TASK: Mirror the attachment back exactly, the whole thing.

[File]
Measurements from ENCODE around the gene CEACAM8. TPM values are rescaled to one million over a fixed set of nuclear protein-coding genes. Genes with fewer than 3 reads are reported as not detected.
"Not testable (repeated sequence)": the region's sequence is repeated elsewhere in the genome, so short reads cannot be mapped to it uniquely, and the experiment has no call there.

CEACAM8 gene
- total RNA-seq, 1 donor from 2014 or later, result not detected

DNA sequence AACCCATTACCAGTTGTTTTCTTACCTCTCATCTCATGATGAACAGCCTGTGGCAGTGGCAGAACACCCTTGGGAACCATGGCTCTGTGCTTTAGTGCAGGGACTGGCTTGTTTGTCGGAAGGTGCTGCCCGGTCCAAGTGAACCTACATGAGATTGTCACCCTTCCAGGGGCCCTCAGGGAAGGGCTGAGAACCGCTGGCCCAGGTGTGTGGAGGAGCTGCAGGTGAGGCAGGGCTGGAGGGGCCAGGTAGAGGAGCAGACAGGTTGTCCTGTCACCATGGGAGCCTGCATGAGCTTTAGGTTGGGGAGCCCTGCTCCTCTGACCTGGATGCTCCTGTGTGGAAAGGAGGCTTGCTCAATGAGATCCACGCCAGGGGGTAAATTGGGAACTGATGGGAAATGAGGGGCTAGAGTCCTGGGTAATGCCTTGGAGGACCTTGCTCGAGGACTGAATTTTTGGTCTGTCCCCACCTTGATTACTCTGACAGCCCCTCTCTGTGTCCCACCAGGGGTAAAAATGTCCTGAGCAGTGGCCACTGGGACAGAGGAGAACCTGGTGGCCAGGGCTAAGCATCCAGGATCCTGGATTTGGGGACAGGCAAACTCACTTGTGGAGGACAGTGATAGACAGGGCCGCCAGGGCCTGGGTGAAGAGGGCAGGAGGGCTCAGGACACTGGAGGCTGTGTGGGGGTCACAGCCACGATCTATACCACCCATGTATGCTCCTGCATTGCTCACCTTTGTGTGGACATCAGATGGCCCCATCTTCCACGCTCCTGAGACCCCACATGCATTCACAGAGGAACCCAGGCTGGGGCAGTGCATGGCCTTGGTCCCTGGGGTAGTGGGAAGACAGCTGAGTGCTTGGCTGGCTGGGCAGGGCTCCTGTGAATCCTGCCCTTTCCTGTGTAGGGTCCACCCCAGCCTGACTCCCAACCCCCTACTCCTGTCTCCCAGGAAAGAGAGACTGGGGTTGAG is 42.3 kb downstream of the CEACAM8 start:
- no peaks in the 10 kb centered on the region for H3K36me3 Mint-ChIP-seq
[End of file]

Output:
Measurements from ENCODE around the gene CEACAM8. TPM values are rescaled to one million over a fixed set of nuclear protein-coding genes. Genes with fewer than 3 reads are reported as not detected.
"Not testable (repeated sequence)": the region's sequence is repeated elsewhere in the genome, so short reads cannot be mapped to it uniquely, and the experiment has no call there.

CEACAM8 gene
- total RNA-seq, 1 donor from 2014 or later, result not detected

DNA sequence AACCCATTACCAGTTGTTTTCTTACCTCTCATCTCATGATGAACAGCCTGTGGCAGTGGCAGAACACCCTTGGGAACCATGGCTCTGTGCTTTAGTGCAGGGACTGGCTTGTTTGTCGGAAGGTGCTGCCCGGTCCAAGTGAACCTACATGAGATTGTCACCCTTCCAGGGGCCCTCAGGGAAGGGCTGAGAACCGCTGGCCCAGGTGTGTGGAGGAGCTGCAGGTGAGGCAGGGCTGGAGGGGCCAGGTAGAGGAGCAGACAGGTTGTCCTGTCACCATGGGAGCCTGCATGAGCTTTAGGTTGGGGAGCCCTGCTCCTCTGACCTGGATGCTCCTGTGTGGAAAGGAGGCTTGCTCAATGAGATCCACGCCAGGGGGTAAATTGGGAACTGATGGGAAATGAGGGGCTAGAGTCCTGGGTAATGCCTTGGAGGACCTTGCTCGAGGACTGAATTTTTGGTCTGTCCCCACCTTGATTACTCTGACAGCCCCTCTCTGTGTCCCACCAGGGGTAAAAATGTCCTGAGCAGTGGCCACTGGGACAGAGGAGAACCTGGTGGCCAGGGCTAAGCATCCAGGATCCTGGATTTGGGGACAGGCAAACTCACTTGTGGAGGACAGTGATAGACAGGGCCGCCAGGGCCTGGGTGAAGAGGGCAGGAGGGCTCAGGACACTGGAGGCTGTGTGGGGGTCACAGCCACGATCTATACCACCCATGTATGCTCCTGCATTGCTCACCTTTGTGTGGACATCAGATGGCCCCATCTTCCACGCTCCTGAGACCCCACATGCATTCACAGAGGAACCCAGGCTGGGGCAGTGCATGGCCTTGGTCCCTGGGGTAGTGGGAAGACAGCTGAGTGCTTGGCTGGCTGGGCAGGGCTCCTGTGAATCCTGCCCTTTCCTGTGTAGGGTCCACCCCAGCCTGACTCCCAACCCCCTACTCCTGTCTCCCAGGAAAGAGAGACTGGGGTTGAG is 42.3 kb downstream of the CEACAM8 start:
- no peaks in the 10 kb centered on the region for H3K36me3 Mint-ChIP-seq